As a student, you were averse to pursuing printmaking. What made you change your mind? Was it also because of your teacher Jagmohan Chopra?
It was perhaps destiny. Printmaking was a challenging medium and I would see my seniors struggle with all the equipment and chemicals. But, gradually, I began to feel that when an image is transferred from the plate to paper, it is like magic. Jagmohan Chopra was a great teacher, but it wasn’t just about meeting him, it was also about him providing us the opportunity and facility to continue working after college. The summer before graduating, I remember asking him where would we make prints now. Unlike painting, it requires machines, certain equipment and a proper setup. Soon, he set up a makeshift studio in the living room of his house, which led to the establishment of Group 8. It was the works I made there that fetched me a scholarship to go to Slade School of Fine Art (in University College of London, the UK). I would send letters to him from London, telling him about the chemicals used for printmaking. I also sent him details of the Aquatint box, and he designed one for the College of Art (Chandigarh) that so many printmakers have told me is the best in India.
Did a long teaching career at College of Art have an impact on your art practice?
It was extremely important for me to be independent and not ask my father for money, and teaching allowed that. Within the first three years, I became a compulsive teacher. I realised teaching is not an easy job. If you want to be a true teacher, it is important that students understand you and you know what their needs are. New students would often be warned (by the seniors) that I was very strict, but that was because of the nature of printmaking where so many potentially hazardous chemicals are used. Of course, students understood that later. I also learnt a lot from my students; observing them offers you different perspectives. I fell in love with teaching and neglected my own practice for years, till I began to feel I am starving. Since I thought it was unethical to study during my teaching time, I applied for permission to work after college. Unless I practised, I couldn’t do justice to teaching the subject that is still growing in India. To be able to give information to the students, I had to be 10 times better than them.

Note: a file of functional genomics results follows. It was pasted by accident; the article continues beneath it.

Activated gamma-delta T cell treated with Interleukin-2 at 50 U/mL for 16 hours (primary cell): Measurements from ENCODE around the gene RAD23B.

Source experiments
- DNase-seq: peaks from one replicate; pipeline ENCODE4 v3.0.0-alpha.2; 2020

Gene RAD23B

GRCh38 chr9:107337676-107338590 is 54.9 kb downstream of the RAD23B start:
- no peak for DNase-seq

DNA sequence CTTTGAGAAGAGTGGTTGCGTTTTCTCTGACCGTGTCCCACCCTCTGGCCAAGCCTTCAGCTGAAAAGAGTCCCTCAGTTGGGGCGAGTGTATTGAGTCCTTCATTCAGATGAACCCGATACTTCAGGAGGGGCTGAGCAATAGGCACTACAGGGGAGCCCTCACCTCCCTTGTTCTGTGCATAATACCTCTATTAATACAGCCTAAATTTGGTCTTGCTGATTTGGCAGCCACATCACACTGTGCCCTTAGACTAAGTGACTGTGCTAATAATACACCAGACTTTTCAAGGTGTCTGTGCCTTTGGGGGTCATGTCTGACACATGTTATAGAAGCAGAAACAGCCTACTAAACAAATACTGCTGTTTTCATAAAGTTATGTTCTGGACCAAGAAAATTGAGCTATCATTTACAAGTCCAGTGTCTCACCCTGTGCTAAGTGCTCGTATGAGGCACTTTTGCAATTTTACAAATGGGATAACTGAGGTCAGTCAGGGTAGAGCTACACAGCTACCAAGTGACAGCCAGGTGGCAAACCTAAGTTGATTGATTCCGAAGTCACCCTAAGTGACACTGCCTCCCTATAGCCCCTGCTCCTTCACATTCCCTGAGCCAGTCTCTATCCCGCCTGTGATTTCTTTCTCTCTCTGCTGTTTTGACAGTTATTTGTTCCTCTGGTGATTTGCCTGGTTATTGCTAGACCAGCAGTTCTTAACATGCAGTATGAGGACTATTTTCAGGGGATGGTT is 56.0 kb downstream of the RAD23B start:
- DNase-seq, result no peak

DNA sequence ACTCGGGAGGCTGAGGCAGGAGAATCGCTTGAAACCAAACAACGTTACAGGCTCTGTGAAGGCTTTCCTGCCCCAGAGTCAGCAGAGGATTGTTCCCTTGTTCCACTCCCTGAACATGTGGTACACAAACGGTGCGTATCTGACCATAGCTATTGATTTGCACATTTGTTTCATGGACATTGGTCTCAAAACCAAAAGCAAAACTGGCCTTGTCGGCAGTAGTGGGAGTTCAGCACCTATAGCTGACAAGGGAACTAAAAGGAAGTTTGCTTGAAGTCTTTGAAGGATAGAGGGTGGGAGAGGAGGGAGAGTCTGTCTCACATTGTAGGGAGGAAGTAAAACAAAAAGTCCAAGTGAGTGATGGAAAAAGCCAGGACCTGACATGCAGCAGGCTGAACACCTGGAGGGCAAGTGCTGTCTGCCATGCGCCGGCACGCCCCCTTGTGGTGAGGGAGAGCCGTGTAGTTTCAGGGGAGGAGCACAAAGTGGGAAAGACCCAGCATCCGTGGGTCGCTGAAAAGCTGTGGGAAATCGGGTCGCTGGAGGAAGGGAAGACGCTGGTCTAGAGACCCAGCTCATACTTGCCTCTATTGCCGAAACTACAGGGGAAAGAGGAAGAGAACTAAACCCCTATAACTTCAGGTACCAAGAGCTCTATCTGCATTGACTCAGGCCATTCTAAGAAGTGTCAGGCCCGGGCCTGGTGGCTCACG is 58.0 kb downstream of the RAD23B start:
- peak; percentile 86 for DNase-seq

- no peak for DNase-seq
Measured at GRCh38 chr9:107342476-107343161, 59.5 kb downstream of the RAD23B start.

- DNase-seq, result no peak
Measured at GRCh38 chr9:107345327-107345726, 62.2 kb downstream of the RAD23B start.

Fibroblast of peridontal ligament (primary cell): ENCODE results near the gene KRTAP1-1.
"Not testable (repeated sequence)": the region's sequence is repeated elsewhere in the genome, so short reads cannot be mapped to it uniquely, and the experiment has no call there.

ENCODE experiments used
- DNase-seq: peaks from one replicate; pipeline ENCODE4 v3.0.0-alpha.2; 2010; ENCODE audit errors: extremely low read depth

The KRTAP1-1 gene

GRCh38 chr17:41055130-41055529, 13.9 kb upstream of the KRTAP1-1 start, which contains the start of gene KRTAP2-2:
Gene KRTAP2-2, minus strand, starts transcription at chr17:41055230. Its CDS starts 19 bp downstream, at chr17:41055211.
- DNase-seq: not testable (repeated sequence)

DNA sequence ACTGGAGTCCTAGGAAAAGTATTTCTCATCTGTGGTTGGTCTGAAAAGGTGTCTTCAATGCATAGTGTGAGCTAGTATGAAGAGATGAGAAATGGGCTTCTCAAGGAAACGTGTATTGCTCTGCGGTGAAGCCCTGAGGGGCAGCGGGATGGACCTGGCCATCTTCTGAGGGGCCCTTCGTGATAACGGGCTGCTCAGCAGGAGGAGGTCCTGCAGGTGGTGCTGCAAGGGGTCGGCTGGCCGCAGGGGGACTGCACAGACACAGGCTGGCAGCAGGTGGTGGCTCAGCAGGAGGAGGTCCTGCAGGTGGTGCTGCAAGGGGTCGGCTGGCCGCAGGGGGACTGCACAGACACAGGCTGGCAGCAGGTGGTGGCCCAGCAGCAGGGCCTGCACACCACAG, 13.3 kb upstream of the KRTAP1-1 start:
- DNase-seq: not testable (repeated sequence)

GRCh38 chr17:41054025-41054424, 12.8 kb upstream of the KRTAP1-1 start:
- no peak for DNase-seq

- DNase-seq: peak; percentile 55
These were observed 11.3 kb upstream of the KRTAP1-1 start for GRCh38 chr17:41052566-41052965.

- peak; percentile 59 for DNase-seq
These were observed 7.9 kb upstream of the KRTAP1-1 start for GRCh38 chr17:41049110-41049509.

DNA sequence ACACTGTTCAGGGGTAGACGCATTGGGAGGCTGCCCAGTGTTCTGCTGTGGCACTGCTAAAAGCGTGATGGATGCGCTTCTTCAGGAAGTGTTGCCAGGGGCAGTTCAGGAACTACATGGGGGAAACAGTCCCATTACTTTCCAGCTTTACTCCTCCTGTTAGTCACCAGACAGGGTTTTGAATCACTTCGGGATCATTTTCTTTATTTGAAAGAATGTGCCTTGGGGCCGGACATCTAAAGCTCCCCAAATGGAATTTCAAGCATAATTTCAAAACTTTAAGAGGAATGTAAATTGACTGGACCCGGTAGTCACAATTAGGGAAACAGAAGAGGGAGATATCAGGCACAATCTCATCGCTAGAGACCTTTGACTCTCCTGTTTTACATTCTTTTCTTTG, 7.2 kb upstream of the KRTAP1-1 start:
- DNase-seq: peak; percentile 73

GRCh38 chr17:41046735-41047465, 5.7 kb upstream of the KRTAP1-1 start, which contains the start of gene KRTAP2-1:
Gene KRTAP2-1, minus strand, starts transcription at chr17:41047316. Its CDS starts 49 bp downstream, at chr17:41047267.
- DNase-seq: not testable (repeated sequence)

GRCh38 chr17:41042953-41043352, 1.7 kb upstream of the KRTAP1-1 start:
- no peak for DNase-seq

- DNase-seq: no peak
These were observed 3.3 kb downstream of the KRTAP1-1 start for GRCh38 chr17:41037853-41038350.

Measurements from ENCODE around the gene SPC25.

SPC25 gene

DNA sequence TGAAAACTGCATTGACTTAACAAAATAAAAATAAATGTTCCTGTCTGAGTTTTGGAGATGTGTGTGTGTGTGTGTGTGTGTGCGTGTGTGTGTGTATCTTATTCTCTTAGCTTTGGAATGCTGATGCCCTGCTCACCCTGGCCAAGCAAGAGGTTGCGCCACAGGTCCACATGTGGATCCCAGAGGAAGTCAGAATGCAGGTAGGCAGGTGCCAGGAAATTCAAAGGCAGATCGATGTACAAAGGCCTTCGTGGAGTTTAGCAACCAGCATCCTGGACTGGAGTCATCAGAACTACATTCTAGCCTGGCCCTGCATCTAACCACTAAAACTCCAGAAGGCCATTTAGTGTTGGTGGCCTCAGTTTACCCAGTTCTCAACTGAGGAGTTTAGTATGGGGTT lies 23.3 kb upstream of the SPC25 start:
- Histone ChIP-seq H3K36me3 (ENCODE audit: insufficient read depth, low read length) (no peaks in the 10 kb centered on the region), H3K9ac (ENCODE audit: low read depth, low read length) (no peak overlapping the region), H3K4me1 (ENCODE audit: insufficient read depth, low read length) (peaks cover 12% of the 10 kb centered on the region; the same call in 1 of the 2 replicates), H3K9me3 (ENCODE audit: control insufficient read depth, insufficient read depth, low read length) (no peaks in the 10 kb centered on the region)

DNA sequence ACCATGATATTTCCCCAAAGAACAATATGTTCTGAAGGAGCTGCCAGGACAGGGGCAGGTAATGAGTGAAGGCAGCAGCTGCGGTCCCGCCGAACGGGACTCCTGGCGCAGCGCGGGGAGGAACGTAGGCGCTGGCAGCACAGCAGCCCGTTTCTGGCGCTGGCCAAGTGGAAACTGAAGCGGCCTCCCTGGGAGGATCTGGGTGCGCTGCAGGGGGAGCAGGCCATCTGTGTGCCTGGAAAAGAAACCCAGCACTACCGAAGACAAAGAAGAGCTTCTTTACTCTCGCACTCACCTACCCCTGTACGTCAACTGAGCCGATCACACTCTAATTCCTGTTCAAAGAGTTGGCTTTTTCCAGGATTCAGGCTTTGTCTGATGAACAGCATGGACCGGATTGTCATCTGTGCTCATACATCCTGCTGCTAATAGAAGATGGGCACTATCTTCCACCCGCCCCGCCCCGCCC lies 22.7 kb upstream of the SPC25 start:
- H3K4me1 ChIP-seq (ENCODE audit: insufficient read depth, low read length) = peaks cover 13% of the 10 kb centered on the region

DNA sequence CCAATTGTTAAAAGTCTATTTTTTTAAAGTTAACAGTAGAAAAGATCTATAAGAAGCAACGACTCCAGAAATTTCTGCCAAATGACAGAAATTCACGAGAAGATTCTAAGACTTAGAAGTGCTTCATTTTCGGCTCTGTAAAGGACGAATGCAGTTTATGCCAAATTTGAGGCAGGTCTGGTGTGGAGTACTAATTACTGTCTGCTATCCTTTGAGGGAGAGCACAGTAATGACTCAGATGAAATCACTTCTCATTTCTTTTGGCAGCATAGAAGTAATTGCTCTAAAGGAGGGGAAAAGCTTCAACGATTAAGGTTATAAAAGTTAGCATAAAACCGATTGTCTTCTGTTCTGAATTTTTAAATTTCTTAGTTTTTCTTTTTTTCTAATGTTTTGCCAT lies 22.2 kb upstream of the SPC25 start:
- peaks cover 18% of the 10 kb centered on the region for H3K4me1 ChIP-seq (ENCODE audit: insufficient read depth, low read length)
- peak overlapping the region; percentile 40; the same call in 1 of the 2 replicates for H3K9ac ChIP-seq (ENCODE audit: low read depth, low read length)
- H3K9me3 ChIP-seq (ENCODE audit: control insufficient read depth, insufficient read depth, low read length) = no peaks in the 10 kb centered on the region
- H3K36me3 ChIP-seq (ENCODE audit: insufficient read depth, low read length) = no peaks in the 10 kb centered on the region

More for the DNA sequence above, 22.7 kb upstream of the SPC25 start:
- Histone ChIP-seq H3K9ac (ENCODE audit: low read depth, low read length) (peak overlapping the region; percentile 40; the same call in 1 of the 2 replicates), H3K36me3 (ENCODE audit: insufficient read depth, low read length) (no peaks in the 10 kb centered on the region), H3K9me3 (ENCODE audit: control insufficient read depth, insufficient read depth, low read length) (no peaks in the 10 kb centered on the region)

A lot of your work explores the way light falls on male and female figures.
Light creates an edge, which leads to lines and I love to draw that. To me, it does not matter whether it’s a male or female figure. I treat both in the same manner and neither, for me, is a sexual object. Vulgarity only creeps in when you objectify things. For me, what God has made is glorious, the human body is such perfect machinery, and I want to celebrate that. When you are working, if you get one good line, you experience a supreme feeling. I like sketching and drawing, which I still do.
You were also good at painting. Do you regret not pursuing that given the bias against printmaking in India?
If I ever felt like drawing or painting, I would just do that. Printmaking is definitely in a much better position than earlier and several artists are doing very good work. More people are setting up studios for themselves because they can afford it, and there are also more studios where artists can practise across the country. The medium encourages experimentation and there are limitless possibilities, printmaking is still growing.